Determining if you can sue a dog owner is a complex issue that often requires the help of a personal injury attorney. These claims can be especially challenging when you’re bitten at the dog owner’s home or property. Whether you’re an invited guest or are considered trespassing on someone’s property, the dog owner may be held liable for the injuries you sustain.
Duty of Care
Dog owners have a duty of care to anyone who enters their home or yard. This means as a visitor at their home, you have the right to expect you are not going to be hurt. If their dog is not secured or has a history of biting people, it is their responsibility as the homeowner to meet that expectation of care. If not, s/he could be found negligent.
For someone who’s not a guest, such as a mail carrier delivering mail, the homeowner must take care to secure their dog. If the dog bites the mail carrier during their normal course of work, the dog owner can be held liable for any injuries. While homeowner's insurance is often the first defense, the owner may also be held personally liable for the injuries if they are severe.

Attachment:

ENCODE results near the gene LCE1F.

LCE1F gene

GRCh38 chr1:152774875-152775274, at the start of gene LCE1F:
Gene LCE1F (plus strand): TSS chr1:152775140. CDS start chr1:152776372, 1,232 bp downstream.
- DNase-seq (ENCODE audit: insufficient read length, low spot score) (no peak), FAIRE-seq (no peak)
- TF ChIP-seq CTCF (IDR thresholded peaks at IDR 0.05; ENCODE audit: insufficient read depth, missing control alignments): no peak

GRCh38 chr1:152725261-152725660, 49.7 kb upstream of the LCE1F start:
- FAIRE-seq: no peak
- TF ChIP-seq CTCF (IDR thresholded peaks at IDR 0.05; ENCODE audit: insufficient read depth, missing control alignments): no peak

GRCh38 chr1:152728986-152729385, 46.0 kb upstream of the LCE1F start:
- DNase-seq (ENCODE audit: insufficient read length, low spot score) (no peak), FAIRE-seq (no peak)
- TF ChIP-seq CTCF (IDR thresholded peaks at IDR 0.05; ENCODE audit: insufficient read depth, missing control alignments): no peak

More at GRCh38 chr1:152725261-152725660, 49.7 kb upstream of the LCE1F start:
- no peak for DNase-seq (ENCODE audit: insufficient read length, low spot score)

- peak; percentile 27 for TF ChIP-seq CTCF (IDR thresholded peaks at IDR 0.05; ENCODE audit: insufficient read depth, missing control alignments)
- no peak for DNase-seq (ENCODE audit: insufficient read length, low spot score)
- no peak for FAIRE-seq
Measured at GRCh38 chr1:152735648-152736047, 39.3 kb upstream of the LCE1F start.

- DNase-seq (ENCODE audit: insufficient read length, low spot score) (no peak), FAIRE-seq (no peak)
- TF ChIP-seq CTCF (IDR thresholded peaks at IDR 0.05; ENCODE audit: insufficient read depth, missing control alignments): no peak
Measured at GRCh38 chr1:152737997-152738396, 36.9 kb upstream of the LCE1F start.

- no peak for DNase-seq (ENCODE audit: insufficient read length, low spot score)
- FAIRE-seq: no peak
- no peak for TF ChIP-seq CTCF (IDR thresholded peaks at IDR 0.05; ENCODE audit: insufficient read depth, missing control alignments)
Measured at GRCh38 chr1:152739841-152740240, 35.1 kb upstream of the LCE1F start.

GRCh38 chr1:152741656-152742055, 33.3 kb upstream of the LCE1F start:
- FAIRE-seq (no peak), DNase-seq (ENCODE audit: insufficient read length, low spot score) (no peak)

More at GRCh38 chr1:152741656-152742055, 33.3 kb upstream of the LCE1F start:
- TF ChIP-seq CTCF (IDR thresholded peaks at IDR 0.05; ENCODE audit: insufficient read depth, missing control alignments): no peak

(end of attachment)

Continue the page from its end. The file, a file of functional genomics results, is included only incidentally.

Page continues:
A dog that has a history of biting people, especially if the owners haven't done anything to deal with the situation, could be helpful to your case. However, this does not mean the case will be an easy win. Other issues, such as whether the owners have done training with their dog or have kept it contained in an area inaccessible to guests, can help your case and help better assess the compensation you may be due.
After the Bite
If you are bitten by a dog on someone’s property, it's important to:
- Take pictures of any injuries.
- Get medical care for any injuries.
- Write down an account of what happened.
- File a report with the police.
- Contact an experienced dog bite attorney.
If you have been injured due to a dog bite - even if the dog is owned by a friend or a family member - seeking the advice of a personal injury attorney can help you understand the next steps that may be needed in your particular circumstances.